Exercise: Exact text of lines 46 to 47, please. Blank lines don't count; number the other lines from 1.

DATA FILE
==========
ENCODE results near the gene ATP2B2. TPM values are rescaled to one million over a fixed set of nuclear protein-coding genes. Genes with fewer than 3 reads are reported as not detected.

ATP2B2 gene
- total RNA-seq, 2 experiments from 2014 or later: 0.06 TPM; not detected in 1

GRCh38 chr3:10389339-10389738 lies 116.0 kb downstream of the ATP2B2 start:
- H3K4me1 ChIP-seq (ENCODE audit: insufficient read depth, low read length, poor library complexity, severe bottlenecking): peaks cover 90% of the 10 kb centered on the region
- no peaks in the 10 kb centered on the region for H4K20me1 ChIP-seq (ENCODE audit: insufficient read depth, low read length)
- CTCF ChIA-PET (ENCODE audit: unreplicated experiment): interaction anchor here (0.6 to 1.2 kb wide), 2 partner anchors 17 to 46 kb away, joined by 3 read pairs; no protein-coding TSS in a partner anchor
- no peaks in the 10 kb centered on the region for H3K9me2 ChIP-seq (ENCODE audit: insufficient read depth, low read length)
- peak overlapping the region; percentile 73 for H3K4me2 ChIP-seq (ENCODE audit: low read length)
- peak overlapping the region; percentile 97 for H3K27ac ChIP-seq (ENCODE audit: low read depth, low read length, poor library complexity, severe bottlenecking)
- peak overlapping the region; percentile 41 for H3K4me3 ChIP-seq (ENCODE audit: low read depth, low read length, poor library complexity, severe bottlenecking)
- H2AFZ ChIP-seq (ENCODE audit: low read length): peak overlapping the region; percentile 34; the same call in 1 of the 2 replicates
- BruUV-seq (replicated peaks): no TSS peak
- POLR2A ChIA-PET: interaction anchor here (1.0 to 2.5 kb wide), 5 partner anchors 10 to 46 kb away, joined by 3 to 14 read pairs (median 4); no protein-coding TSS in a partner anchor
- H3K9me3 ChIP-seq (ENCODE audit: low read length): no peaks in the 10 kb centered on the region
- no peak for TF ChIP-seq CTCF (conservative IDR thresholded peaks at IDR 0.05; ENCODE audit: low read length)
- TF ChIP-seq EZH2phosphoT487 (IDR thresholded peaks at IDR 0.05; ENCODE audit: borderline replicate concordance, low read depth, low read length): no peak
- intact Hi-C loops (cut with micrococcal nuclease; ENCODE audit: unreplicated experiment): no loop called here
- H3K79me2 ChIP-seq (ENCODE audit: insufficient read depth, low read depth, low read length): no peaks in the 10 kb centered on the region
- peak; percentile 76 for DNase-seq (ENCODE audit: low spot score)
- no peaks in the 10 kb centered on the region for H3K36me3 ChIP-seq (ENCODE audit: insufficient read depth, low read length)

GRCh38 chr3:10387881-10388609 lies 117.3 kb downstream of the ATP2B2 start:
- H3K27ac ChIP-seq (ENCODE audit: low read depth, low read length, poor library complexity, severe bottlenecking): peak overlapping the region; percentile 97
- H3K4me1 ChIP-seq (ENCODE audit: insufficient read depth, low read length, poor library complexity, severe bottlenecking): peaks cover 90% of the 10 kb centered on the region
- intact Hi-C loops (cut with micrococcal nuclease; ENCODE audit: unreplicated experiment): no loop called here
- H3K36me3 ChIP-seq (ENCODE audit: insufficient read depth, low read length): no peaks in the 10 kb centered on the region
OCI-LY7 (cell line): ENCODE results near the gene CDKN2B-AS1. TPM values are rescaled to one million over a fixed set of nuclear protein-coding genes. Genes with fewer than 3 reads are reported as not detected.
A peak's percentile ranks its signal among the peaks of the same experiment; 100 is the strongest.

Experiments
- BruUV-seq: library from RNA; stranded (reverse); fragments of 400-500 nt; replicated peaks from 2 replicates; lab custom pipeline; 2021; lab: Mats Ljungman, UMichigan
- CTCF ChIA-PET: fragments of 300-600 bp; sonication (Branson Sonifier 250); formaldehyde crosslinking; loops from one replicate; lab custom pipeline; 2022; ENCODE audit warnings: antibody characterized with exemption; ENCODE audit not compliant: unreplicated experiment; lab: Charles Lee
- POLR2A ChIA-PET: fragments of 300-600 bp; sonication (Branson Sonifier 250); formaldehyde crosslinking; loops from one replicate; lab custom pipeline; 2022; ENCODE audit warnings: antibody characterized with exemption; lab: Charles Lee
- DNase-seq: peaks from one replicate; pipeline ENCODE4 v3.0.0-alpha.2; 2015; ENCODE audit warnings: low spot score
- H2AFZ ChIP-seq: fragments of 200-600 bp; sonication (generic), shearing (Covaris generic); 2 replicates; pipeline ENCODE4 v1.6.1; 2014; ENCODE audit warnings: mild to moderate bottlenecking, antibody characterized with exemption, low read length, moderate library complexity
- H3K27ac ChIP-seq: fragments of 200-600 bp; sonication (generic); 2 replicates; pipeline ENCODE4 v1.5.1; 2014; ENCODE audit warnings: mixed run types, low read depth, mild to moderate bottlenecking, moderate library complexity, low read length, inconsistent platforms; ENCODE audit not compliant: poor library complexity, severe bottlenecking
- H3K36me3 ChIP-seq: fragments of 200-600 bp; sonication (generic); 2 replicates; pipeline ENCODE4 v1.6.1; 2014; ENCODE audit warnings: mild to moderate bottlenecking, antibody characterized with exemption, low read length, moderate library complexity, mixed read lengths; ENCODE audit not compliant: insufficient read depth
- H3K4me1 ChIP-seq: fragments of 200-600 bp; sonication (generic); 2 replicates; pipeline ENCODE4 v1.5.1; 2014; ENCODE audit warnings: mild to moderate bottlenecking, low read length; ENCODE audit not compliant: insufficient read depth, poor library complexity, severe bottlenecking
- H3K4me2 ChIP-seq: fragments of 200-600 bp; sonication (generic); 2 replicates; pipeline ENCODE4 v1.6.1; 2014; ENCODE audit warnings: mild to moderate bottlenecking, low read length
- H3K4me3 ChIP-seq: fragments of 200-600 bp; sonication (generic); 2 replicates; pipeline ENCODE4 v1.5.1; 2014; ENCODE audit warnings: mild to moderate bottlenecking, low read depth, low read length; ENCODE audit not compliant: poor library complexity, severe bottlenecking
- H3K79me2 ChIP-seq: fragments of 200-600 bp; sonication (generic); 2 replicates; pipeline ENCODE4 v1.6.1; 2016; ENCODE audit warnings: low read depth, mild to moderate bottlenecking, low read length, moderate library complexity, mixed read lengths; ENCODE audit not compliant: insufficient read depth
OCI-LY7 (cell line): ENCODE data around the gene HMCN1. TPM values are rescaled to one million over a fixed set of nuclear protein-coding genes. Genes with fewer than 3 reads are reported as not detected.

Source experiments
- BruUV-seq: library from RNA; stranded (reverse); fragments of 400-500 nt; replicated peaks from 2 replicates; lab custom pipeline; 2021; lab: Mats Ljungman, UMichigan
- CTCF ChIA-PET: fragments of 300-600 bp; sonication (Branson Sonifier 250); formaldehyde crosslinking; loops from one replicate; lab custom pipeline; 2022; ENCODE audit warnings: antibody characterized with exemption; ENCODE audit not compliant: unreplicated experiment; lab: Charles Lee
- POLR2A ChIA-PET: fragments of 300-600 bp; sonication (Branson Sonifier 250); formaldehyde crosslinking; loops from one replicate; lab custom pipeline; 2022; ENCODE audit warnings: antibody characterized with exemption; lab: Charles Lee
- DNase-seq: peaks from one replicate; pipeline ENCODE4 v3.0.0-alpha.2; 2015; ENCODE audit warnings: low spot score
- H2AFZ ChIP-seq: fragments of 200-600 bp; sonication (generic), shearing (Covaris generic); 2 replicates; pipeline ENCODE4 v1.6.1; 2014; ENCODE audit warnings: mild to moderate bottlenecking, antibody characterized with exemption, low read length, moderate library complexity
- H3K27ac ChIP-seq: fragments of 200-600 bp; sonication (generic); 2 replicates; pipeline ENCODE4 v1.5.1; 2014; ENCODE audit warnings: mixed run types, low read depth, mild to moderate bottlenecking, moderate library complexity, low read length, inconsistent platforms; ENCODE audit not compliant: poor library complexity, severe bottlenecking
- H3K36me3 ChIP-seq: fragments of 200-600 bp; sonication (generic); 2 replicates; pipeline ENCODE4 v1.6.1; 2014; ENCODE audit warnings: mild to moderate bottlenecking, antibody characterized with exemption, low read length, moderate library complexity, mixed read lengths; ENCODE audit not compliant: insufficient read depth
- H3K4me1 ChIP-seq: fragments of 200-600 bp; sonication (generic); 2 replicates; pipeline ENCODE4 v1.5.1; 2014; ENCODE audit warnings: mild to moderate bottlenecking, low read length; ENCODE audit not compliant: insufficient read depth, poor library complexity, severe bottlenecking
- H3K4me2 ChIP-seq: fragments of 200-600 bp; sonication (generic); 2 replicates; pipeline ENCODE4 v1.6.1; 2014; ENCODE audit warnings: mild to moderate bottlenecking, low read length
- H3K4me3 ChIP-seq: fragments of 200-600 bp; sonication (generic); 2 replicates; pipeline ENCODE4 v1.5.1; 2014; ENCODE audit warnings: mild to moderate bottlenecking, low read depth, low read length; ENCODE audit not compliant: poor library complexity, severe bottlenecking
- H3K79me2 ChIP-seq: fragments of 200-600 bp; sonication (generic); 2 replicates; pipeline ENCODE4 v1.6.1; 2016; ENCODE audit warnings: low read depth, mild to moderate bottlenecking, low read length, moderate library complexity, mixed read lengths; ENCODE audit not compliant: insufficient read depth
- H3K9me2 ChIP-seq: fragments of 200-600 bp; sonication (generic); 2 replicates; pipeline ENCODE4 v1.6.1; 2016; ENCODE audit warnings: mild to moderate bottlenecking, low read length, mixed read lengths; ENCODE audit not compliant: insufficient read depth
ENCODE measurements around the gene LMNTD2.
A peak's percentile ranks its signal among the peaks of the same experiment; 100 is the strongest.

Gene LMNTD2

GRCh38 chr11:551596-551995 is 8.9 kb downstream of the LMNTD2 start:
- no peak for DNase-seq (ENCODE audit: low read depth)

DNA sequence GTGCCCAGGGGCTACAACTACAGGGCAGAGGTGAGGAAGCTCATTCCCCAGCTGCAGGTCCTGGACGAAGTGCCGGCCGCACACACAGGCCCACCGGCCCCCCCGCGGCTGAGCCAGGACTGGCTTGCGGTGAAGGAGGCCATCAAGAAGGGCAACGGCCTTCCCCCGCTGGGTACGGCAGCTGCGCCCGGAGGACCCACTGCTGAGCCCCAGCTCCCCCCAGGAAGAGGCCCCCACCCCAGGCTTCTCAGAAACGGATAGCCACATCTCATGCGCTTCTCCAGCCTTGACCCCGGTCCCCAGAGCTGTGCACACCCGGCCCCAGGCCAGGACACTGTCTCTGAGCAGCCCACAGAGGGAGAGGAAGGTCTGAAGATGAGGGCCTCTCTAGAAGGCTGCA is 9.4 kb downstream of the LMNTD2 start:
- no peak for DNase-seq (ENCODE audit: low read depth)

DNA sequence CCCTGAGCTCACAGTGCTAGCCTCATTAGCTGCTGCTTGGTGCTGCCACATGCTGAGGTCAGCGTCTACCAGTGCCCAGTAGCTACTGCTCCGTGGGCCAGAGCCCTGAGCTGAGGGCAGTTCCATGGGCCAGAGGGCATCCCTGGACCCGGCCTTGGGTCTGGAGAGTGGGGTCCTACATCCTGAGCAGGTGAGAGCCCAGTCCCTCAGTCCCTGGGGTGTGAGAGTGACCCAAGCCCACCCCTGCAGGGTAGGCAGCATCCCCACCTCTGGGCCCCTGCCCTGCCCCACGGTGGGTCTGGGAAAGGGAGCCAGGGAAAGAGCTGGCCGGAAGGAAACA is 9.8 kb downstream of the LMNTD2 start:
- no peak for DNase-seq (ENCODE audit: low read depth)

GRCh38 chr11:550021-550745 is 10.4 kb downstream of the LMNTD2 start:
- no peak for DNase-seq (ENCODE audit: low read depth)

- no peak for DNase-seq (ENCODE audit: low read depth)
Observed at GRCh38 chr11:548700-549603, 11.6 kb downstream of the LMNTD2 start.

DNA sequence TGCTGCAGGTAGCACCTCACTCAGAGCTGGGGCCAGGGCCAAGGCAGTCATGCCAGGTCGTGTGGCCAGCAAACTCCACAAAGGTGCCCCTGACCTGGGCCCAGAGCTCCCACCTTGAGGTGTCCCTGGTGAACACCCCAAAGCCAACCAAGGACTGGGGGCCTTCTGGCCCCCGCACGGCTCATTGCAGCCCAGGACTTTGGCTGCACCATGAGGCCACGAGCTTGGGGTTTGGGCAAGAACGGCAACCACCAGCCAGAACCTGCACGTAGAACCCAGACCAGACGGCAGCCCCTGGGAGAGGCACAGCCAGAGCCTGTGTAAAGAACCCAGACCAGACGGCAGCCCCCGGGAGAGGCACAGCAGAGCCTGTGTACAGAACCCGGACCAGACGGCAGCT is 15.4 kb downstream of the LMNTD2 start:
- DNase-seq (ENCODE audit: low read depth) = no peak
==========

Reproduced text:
- DNase-seq: peaks from one replicate; pipeline ENCODE4 v3.0.0-alpha.2; 2015; ENCODE audit warnings: low spot score
- H2AFZ ChIP-seq: fragments of 200-600 bp; sonication (generic), shearing (Covaris generic); 2 replicates; pipeline ENCODE4 v1.6.1; 2014; ENCODE audit warnings: mild to moderate bottlenecking, antibody characterized with exemption, low read length, moderate library complexity